Is the modern appeal of the disaster movie a reflection of an old reaction to the feeling that the world and its machinations are beyond our control? World economies are fragile, we rely on technolgy that could be wiped out by a single electro-magnetic pulse, and climate change that will affect all our lives is looking increasingly like a given.  In popular culture we look to science to save us, look for a hero to rise – a scientific hero, with an answer to impending doom.  As the survivors look skywards at clearing storm clouds, we too heave a sigh of relief that disaster has been averted. Just for a moment, we share the glory, share the feeling that we will live to fight another day. It is a reflection of our survival instinct, our need to believe in the continuity of life, even when, in reality, that continuity is looking ever more fragile.



Movie Madness


So here I am again, shouting at the TV screen. It’s happening again. I’ve lost count of how many good movies have let me down this way, usually in the really good action scene at the end. There’s a clever, feisty heroine, a good fighter, so far showing no signs of a penchant for hysteria. The hero takes on the villain for the final battle. Does the heroine join in? Not on your life. She sits in a corner and screams for all she’s worth.

Robin Hood, Prince of Thieves is memorable for the intensity of Marian’s screams in the fight between Robin and Nottingham. All through the film, Marian shows the pluck required of her, even taking Robin on in hand to hand combat without uttering a squeak. So what happens when she could be really useful and help out when it matters? She cowers and whimpers. Then she starts screaming. It happens a lot. Maybe directors assume that it’s good for female characters to show their feminine side in this way.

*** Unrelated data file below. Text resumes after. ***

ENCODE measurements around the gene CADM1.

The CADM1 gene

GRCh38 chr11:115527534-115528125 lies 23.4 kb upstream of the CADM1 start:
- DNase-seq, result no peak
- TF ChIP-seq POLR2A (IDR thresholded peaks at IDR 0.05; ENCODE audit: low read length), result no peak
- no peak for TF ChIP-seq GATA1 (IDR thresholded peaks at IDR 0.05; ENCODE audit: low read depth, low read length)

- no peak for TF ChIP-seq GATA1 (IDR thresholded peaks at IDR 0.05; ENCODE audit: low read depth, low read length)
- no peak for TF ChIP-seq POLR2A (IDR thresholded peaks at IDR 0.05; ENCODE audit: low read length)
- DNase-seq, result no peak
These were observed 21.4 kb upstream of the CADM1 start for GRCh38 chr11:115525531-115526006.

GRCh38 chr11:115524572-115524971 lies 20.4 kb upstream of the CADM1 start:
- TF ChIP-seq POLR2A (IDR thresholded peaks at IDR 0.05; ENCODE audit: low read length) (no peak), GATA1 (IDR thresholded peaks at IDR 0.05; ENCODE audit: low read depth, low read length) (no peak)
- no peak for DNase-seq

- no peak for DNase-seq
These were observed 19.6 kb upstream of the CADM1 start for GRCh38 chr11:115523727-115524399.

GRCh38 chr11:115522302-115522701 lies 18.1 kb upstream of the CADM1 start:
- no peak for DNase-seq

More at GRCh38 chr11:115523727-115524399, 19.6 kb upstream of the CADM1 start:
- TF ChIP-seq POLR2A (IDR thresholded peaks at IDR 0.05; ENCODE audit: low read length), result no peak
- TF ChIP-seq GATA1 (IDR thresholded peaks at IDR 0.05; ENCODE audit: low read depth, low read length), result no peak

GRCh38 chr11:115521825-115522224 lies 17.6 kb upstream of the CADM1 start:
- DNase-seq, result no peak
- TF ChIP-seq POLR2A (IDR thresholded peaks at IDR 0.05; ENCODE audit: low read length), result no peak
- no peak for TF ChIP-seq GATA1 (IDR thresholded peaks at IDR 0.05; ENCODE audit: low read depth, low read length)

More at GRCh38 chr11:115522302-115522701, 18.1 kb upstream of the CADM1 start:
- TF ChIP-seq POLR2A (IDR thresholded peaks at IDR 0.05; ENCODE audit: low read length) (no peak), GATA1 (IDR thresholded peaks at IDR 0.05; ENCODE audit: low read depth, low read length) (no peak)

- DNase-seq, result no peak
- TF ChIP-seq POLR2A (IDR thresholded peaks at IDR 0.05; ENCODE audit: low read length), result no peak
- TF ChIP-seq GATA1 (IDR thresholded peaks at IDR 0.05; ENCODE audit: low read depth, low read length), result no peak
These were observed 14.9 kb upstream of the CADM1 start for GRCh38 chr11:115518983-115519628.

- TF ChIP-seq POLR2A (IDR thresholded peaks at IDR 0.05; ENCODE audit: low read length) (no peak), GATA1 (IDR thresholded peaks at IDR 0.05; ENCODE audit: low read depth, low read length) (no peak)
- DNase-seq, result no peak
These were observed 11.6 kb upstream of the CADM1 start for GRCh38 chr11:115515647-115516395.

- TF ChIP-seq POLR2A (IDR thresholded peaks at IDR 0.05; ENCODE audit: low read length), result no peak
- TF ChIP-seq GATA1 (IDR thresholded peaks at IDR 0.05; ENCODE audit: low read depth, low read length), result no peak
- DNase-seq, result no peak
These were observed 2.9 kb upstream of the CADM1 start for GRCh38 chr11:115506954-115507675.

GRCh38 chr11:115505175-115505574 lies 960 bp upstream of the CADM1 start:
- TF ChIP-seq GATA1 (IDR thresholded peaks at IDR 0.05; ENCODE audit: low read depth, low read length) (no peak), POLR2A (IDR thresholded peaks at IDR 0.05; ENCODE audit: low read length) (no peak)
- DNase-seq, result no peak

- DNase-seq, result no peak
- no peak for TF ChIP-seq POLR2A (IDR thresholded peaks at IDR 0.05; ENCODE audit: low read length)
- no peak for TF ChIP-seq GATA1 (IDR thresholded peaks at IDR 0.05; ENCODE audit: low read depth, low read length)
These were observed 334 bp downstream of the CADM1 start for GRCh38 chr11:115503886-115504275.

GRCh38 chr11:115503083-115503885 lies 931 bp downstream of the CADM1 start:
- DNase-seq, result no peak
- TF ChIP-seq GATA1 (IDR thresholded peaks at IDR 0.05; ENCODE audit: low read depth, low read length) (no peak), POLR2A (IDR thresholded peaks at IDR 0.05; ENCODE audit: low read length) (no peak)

Mind you, that’s not the only bad habit, displayed by both male and female characters, that has me ranting at the screen. For example, why, when they’re being chased, do characters always run UP the stairs? Down is better. Down is access to streets and people and places to run to. Up is bad. Up leads to a roof, with nowhere else to go without sprouting wings.

And what about the life-threatening impending disaster, bearing down on our plucky hero. Does he run like hell? No, he stands for a good few seconds, watching the tidal wave/lava flow/army of evil mutants bearing down on him, only reaching safety with a split-second to spare. If he’d moved more quickly he wouldn’t have cut it so fine.

Then there’s the all-time classic. It’s a dark and stormy night. Woman (usually), scantily clad in pale, flowing night clothes, hears a suspicious noise outside. Does she lock all the doors, arm herself with a poker and sit tight? No. She Grabs a torch and goes out. In the middle of a storm. In her nightclothes. With no raincoat. Towards the danger. Having been in that situation many years ago, I can still recall the sheer terror I felt. Wild horses wouldn’t have dragged me from the safety of a well-lit, locked-down house out into the uncertain night.

I know suspense has to be generated in movies. But it seems to me that dashing to the roof or venturing into the storm are not only predictable, but also severely underestimate the intelligence of the audience. In movies, as in books, the suspension of disbelief is critical. When characters behave with such predictable stupidity it weakens them and seriously undermines the whole plot.

Sometimes, I am pleasantly surprised by the lack of screams, by characters who run down instead of up, and by rational responses to danger in the dark. These are the exceptions rather than the rule. Am I alone in wanting it to be the other way round?